To Increase Motivation Eliminate These Demotivating Behaviors

by | Sep 16, 2010 | Blog, Employee Morale, Employee Relations

  • Amy Letke

    Amy Newbanks Letke, SPHR, GPHR, is the Founder of Integrity HR, Inc. Amy provides workplace solutions to improve performance, reduce liability and increase profits. She is passionate about helping other entrepreneurs and business owners achieve success. Contact us for more insights - 502-753-0970 or

In the past few weeks, we have shared with you a few of our best practices for motivating employees and received some really good feedback.  We would be careless if we failed to look at practices that managers regularly engage in that actually decrease motivation levels, or demotivate employees.  Now obviously these demotivating practices are completely unintentional (we hope), but they do happen, quite a bit.

Managers typically don’t wake up in the morning thinking, “What can I do today to really annoy my employees? What will cause them to steam and boil all week instead of getting work done? How can I just kill their motivation levels?”

So What is the Problem with Demotivation?

Nevertheless, managers often engage in demotivating behaviors that they aren’t even aware of, or more simply put unintended consequences. Here are a few negative behaviors that managers regularly engage in that can send employees running out the door (maybe to your nearest competitor).

1.) Surprise! – Not all surprises are met with joy, especially surprises given in a performance review. In all my years as an HR practitioner, one of the most common complaints I hear from employees is that they thought they were doing a pretty good job. This is of course until their boss “trashed” them at review time.

Employees need to know where they stand all year long, not just once a year during a formal performance review. Practice continuous feedback. Managers should conduct periodic performance feedback meetings, whether formal or informal, letting employees know exactly what the expectations are, how they are performing these expectations, and what specifically they need to do to bring performance to an acceptable level.

The lesson here is to be transparent. Don’t let an employee believe they’re doing a good job if their work is unsatisfactory.

2.) Do What I Meant, Not What I Said! – Sometimes managers think they are communicating clearly, but what they say or how they say it leaves something to be desired. The use of clichés is a big no-no; sayings like “You need to be a team player,” “Think outside the box,” and others may sound good, but are really just vague, unclear, and do not provide clear direction.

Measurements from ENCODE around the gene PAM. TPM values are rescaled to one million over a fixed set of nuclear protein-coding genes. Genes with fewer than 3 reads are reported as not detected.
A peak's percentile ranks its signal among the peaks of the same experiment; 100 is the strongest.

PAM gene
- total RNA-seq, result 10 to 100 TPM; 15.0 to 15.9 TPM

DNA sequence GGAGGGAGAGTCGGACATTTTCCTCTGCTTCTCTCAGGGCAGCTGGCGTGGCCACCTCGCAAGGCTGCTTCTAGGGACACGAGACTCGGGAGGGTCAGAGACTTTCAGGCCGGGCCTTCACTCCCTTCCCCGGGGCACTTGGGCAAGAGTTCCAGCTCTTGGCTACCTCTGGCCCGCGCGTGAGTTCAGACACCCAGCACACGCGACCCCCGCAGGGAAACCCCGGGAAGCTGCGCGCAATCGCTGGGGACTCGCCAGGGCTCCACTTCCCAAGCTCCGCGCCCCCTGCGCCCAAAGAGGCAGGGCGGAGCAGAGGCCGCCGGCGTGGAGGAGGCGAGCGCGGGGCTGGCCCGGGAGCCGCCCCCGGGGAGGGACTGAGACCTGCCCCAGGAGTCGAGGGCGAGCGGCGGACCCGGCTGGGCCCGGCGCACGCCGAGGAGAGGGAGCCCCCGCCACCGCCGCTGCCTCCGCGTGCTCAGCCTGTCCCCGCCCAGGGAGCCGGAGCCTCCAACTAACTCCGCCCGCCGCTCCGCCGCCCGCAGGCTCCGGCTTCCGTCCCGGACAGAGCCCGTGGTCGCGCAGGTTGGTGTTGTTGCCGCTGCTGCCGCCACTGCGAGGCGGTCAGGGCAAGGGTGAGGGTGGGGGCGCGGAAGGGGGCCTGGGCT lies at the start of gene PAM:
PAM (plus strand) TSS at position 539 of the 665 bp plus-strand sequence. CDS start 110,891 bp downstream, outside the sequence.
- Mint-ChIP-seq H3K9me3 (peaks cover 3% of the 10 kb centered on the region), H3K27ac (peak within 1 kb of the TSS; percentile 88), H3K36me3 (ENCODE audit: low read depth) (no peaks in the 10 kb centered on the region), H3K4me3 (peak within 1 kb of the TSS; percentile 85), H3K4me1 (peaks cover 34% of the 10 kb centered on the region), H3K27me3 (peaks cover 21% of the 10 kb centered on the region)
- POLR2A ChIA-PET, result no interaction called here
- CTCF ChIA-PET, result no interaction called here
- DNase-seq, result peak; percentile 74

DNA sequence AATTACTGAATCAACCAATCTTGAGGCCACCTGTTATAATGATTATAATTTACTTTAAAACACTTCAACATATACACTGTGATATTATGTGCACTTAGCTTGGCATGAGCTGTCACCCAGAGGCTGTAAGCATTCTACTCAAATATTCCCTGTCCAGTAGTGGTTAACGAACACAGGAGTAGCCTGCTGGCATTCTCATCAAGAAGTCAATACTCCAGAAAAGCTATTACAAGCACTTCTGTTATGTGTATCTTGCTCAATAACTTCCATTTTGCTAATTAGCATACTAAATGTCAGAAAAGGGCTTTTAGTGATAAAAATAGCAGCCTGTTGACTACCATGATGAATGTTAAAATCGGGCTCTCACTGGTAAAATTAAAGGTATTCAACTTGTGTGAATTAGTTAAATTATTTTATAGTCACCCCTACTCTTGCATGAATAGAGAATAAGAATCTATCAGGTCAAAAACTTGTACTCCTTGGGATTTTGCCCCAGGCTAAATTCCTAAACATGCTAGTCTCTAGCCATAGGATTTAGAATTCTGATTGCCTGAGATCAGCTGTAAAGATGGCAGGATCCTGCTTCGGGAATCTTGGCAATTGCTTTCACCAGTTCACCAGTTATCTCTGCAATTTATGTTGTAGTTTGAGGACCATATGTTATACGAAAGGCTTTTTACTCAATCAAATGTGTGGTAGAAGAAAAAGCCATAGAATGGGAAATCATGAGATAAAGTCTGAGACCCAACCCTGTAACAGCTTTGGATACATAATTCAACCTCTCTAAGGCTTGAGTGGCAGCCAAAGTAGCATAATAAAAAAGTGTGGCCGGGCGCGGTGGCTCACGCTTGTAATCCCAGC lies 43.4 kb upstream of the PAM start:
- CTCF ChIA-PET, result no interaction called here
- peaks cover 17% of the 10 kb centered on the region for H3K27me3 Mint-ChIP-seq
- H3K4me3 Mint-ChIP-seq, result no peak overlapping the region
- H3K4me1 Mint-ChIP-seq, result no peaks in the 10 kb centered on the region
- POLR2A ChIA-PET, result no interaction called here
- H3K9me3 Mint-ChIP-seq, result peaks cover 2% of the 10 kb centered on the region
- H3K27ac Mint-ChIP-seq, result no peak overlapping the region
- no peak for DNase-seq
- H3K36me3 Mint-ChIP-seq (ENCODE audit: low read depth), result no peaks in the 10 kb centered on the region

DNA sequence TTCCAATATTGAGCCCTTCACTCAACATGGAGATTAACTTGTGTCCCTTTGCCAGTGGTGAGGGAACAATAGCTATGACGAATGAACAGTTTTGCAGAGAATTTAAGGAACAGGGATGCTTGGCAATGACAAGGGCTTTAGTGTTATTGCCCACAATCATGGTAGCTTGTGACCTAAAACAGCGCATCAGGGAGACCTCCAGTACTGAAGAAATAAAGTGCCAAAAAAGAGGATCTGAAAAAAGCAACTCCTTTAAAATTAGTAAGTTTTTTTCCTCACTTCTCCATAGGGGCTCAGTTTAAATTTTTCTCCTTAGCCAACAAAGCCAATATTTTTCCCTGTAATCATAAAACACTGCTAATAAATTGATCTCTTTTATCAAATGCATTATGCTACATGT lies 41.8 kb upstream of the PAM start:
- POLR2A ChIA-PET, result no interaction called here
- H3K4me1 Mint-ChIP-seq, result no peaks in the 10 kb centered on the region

There is a tactic used in conflict management quite often called “gaining agreement.” This essentially means to rephrase the concern your counterpart has.

For example, if a manager was to say, “I really need you to be more on top of your TPS reports this quarter” – an employee might gain agreement with this vague expression of direction by saying, “So what you’re saying is that you need me to provide more detail in my TPS reports and get them to you sooner?” By doing this a vague request becomes a specific request that both parties understand.

Encourage this of your staff. Ensure that you are clear on what is being communicated.  Let us know if you need management training and coaching in these areas. We’ll be glad to help.

3.) You Asked For It – This one is pretty straightforward. One sure way to de-motivate your employees is to take their opinions and input and then fail to act on them, or even worse, to not give them credit for an idea at all. Employees need to feel that their ideas, opinions and feelings are respected and listened to.  Once you stop listening to them, you can be sure that they will stop listening to you.

Often times showing a little bit of trust goes a long way. Is there a concern that you could use a second opinion about that someone on your staff may be able to help with?

4.) Playing Favorites – Managers should avoid treating certain employees more favorably than others. Once there is the perception of unfairness in the workplace, you might have a mutiny on your hands! Not only is morale affected in a negative way by favoritism, but it can lead to claims of discrimination as well, which can be very costly. Forget the actual settlement. The legal costs of fighting these cases even if they don’t go to litigation are enough to set a business back quite a bit.

Favoritism simply isn’t worth the risk.

Ask yourself when dealing with your favorite employee “Would I do the same for the employee I least like in the work group?”  If you can answer “yes,” then you know you can treat employees equally and alike. In other words, leave emotion at the door.

So Let’s Review The Four Demotivating Behaviors Listed Above

  • Provide constant and efficient feedback
  • Communicate clearly, and be sure to gain agreement
  • Ask for and accept input from your employees
  • Avoid favoritism

Ask yourself if you do any of these things with your employees, and be honest with yourself. Poor performance from your staff looks bad on you too.

There is actually one more very significant behavior to list, which is quite important to say the least, but this article is getting long and we want to give that one a post of its own.

Can anyone guess what it is? If you think you know post it in the comments. We’ll give you a shout out in the next post if you get it right. Be on the lookout!

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